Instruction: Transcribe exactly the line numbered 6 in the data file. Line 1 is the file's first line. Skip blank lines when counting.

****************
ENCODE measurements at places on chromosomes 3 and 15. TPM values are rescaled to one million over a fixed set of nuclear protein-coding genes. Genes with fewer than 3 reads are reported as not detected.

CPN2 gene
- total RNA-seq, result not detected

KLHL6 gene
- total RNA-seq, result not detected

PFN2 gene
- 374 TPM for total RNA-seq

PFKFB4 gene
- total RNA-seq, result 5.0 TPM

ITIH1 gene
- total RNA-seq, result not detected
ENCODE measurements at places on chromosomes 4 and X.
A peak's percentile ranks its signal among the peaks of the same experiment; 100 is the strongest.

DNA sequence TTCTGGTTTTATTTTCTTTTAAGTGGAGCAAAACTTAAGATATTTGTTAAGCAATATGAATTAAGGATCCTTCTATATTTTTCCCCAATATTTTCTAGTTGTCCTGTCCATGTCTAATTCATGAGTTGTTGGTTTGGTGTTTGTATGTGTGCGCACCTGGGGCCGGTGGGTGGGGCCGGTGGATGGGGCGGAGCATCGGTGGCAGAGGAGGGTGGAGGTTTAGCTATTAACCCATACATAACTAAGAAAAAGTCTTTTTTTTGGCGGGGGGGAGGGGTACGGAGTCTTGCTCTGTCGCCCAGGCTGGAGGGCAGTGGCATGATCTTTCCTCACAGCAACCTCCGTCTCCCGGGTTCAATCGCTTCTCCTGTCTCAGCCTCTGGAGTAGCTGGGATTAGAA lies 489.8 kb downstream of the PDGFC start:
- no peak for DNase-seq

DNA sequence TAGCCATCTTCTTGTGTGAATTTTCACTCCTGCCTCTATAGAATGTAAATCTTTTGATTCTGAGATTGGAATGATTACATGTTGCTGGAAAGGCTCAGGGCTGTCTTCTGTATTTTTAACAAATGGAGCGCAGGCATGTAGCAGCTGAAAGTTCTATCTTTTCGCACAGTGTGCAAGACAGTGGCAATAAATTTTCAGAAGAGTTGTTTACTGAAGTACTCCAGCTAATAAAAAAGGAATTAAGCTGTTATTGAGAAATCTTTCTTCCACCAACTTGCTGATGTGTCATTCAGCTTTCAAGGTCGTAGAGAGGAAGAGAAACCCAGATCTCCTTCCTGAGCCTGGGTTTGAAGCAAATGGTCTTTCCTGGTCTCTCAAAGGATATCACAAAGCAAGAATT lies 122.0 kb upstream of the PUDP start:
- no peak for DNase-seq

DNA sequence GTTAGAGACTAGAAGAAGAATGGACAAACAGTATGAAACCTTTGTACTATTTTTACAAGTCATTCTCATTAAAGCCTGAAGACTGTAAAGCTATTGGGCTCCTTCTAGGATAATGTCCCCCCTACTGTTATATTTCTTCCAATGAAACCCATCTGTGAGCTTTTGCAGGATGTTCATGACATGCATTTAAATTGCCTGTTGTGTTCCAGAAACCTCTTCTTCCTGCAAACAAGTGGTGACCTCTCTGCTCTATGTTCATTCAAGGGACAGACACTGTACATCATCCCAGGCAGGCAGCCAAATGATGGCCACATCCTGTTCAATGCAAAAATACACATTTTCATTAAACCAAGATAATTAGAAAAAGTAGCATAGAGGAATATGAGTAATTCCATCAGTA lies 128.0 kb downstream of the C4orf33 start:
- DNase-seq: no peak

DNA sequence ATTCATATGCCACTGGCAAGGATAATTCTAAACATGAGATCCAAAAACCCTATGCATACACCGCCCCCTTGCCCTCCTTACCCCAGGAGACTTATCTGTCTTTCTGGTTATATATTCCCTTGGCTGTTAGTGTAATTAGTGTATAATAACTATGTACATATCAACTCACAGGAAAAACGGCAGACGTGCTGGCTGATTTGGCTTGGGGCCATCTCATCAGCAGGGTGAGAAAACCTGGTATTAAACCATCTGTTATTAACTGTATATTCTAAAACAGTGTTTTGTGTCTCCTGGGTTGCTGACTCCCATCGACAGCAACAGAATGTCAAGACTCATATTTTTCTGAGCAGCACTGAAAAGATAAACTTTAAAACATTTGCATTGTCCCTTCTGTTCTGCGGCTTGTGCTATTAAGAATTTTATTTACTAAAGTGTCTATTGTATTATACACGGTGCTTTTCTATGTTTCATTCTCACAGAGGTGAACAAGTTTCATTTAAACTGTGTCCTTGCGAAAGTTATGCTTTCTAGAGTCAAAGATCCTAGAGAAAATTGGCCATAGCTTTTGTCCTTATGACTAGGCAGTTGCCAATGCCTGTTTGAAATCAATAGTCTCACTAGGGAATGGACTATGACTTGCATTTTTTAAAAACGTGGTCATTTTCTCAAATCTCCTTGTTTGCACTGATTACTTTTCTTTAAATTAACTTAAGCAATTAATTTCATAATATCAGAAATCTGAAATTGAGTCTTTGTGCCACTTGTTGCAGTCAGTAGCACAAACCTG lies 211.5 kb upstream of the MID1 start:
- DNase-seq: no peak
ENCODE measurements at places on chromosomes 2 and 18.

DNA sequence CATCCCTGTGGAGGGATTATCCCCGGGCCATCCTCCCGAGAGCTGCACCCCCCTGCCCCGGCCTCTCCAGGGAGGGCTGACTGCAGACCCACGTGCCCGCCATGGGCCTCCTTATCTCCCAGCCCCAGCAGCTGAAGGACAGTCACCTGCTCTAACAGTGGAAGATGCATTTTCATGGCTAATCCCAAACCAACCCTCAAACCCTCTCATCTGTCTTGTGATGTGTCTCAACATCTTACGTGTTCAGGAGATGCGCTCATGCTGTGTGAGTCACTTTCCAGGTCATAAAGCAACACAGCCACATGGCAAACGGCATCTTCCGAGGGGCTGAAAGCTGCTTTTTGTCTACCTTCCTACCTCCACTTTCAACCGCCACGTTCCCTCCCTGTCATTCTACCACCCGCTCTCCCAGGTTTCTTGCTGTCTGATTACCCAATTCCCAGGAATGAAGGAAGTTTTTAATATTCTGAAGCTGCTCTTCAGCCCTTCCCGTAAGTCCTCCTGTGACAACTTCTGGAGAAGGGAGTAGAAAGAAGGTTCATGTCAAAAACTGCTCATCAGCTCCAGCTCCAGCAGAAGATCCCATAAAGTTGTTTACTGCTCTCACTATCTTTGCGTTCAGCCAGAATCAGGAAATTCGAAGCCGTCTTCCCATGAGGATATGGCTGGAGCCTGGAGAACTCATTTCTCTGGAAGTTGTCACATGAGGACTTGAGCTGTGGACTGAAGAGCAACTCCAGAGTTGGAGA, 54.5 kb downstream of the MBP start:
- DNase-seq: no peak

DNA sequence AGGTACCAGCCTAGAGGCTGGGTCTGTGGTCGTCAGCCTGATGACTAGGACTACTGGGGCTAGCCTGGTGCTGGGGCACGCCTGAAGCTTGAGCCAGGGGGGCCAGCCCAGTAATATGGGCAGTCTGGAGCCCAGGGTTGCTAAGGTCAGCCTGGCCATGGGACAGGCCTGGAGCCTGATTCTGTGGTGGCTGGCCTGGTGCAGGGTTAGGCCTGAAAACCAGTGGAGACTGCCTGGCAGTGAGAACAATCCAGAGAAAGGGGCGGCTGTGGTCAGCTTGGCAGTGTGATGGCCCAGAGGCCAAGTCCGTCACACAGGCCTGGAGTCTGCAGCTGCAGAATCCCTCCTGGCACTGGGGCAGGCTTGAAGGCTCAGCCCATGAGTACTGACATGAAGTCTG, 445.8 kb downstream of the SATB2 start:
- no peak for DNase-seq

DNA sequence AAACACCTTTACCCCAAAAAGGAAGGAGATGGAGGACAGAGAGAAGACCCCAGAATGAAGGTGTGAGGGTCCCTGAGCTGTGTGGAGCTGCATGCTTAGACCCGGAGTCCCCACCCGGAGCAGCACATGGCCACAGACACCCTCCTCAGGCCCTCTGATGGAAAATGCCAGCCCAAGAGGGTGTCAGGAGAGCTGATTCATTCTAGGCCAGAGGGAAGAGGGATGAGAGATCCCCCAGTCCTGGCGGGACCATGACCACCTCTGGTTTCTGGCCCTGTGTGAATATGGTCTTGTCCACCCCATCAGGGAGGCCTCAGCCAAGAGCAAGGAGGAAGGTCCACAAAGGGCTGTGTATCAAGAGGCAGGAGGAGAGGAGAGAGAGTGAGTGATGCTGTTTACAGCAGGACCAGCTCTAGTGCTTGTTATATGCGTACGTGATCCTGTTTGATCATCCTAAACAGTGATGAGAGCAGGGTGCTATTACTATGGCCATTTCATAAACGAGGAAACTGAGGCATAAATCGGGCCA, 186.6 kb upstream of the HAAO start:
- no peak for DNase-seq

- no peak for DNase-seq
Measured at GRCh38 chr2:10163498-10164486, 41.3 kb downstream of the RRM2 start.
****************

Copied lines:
PFN2 gene